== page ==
The (shortish) Story of a Failed Atheist

by Daniel Rodger

Within the next few months I will have been a Christian for ten years and that seems like a long time. Not only did my life go in the direction I had never expected but I’m also the sort of person I never expected I’d be. Over the last ten years I’ve often been asked how and why (two very different questions) I became a Christian which to most people seemed an obvious and embarrassing mistake. I suppose this shouldn’t come as much of a surprise because most people post 9/11 and Dawkin’s ‘The God Delusion’ have gone the other way.

School Nativity

I could write a lot but I will try my best to stick to what I think are the most salient points and not ramble. So, I grew up in a secular non-religious single parent family and as far as I can remember like most British children I was in the school nativity play (I was a shepherd) and was occasionally read the odd Bible story by a neighbor. Although the only one I can actually remember was the wise judgment of Solomon found in 1 Kings 3:16-28. I spent one year at a Church of England primary school and if I’m honest the only thing I can remember is that the Priest was a bit of a weirdo.

My Early Doubts

My interactions with anyone I knew who were religious amounted to the JW’s stopping by to give me a copy of the Watchtower which I probably fed to the dog. I also happened to live very near to a massive Mormon temple but it was years before I even knew what  a Mormon actually was and why they wore magic underwear. I remember a friend of mine in Biology class when I was about 13 asking me whether I thought there was a God, I can almost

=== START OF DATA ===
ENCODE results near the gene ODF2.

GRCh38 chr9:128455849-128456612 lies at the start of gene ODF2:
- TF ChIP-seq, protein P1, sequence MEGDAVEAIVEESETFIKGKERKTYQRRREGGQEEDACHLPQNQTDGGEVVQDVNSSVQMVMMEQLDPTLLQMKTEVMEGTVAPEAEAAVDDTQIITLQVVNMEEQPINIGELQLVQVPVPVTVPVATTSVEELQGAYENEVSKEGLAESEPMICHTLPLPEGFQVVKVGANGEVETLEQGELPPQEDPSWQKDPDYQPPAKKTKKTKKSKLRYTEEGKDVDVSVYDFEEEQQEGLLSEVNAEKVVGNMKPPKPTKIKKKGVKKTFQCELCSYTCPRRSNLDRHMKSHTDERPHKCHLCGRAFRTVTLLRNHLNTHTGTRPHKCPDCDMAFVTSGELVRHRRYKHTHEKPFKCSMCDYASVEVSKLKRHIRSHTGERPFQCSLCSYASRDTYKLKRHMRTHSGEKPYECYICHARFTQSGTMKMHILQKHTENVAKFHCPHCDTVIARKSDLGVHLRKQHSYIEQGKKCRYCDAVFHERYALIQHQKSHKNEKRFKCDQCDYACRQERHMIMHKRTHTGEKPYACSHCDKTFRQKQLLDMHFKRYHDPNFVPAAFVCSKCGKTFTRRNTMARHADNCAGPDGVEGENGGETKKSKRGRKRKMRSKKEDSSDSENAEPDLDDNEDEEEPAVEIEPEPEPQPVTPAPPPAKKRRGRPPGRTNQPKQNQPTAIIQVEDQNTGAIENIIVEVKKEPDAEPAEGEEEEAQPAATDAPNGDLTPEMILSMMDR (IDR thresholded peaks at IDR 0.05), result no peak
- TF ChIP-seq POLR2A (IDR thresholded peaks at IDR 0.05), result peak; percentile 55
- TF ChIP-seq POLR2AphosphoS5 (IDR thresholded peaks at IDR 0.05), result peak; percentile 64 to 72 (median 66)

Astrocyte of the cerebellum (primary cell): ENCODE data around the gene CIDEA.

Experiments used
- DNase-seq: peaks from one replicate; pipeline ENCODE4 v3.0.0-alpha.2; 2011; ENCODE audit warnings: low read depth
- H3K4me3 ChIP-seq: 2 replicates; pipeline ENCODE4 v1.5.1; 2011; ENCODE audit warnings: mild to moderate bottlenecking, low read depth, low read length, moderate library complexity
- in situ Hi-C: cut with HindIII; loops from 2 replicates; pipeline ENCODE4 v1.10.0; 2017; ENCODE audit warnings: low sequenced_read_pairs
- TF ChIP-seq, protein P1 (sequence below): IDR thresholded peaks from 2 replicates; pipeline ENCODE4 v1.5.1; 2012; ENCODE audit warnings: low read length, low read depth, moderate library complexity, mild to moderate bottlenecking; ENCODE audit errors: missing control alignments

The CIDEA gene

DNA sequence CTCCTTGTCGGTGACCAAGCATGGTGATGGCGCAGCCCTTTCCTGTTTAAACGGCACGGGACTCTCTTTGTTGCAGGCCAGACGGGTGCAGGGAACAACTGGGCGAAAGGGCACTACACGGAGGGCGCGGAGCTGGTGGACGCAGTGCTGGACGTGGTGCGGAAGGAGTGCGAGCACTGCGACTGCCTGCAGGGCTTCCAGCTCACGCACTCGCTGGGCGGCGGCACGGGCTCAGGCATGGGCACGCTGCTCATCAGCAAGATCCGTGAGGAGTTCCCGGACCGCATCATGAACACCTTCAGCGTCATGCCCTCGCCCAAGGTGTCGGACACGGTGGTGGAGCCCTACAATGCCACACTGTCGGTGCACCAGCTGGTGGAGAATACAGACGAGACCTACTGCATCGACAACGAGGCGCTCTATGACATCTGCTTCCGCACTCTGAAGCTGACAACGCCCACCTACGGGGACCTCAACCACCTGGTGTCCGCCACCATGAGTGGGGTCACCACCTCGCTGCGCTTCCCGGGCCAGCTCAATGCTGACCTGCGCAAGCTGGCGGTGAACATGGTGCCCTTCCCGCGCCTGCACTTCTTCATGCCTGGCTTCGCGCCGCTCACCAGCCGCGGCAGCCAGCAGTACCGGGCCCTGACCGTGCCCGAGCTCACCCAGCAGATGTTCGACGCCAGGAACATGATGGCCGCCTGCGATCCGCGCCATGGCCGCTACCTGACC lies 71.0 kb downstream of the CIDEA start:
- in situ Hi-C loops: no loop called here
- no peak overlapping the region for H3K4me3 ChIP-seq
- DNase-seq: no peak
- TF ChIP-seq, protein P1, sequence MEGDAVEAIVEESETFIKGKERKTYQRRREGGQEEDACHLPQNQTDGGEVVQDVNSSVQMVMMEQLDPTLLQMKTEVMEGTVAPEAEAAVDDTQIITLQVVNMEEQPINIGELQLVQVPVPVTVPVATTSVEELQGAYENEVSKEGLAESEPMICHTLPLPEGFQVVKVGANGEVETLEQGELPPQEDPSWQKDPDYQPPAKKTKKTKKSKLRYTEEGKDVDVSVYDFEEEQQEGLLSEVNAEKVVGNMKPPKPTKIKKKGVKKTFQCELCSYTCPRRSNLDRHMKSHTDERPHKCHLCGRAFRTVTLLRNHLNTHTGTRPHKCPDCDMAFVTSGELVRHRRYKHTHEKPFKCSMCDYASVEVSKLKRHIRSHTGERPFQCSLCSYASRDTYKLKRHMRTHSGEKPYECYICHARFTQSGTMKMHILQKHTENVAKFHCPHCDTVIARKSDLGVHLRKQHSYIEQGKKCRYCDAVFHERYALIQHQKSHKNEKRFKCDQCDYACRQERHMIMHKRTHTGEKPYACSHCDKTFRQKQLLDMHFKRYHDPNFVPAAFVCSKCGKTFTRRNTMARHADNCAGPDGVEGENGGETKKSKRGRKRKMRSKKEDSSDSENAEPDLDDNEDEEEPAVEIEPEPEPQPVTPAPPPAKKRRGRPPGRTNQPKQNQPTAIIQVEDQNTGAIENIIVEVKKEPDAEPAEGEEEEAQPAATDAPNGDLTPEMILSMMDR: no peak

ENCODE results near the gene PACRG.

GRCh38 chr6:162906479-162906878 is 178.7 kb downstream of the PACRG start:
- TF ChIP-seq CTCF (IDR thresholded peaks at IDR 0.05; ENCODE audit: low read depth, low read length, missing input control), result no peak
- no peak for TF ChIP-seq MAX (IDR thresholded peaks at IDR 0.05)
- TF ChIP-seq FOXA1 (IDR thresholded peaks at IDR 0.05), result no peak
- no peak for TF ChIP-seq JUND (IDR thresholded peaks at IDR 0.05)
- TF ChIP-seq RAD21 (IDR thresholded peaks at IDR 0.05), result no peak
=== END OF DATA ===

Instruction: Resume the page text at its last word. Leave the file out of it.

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remember verbatim what I said to him, “I like the idea of there being a God but there is no evidence for one”. I suspect if people were brutally honest most would prefer to be born in a universe where their existence mattered to the omnipotent, omniscient, omnipresent creator of the universe. The reverse being what Bertrand Russell so eloquently summarized the astronomers view of the human life to be “...a tiny lump of impure carbon and water crawling impotently on a small and unimportant planet…“. Of course I should point out that the degree to which we prefer something to be true has no bearing on whether it is in fact true. I digress.

So by 13 I was persuaded that the universe I inhabited was not created by any deity, and that evolution alone explained life’s journey from the (simple yet incomprehensibly complex) single cell organism to complex carbon based life as reflected in natures pinnacle creation the ‘wise man’ Homo sapiens. Most people I grew up with were either atheists or agnostics although my next door neighbors were Roman Catholics but if I’m honest I didn’t have a clue what that even meant. I just remember my mate coming back one Sunday with tons of money telling me it was his ‘Holy Communion’. I didn’t know what that was and I didn’t think to ask but I remember being jealous, I could’ve done with people pinning cash to my tracksuit bottoms.

Charismaniacs (I believe there is a distinction between Charismatic & Charismaniac)

My next interaction with Christianity came in the form of my grandparents who had become Christians of the excitable Charismatic variety, it was weird and I remember just thinking that they had been taken in by some religious cult…


The (shortish) Story of a Failed Atheist | The Failed Atheist Blog